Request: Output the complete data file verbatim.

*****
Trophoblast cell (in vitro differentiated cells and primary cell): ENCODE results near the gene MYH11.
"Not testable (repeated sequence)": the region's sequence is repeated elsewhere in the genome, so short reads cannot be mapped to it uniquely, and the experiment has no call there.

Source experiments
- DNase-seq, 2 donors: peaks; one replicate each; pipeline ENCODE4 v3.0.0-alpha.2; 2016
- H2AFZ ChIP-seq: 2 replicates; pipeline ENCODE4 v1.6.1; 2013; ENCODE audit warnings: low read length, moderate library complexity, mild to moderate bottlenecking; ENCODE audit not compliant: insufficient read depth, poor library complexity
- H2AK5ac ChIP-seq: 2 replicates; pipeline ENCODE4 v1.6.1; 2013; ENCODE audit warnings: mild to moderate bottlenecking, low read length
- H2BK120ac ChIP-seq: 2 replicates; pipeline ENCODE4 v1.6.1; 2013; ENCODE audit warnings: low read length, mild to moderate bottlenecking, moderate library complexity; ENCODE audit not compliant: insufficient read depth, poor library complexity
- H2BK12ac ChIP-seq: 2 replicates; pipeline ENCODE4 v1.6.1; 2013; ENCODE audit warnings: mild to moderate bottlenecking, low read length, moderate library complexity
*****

Trophoblast cell (in vitro differentiated cells and primary cell): ENCODE results near the gene MYH11.
"Not testable (repeated sequence)": the region's sequence is repeated elsewhere in the genome, so short reads cannot be mapped to it uniquely, and the experiment has no call there.

Source experiments
- DNase-seq, 2 donors: peaks; one replicate each; pipeline ENCODE4 v3.0.0-alpha.2; 2016
- H2AFZ ChIP-seq: 2 replicates; pipeline ENCODE4 v1.6.1; 2013; ENCODE audit warnings: low read length, moderate library complexity, mild to moderate bottlenecking; ENCODE audit not compliant: insufficient read depth, poor library complexity
- H2AK5ac ChIP-seq: 2 replicates; pipeline ENCODE4 v1.6.1; 2013; ENCODE audit warnings: mild to moderate bottlenecking, low read length
- H2BK120ac ChIP-seq: 2 replicates; pipeline ENCODE4 v1.6.1; 2013; ENCODE audit warnings: low read length, mild to moderate bottlenecking, moderate library complexity; ENCODE audit not compliant: insufficient read depth, poor library complexity
- H2BK12ac ChIP-seq: 2 replicates; pipeline ENCODE4 v1.6.1; 2013; ENCODE audit warnings: mild to moderate bottlenecking, low read length, moderate library complexity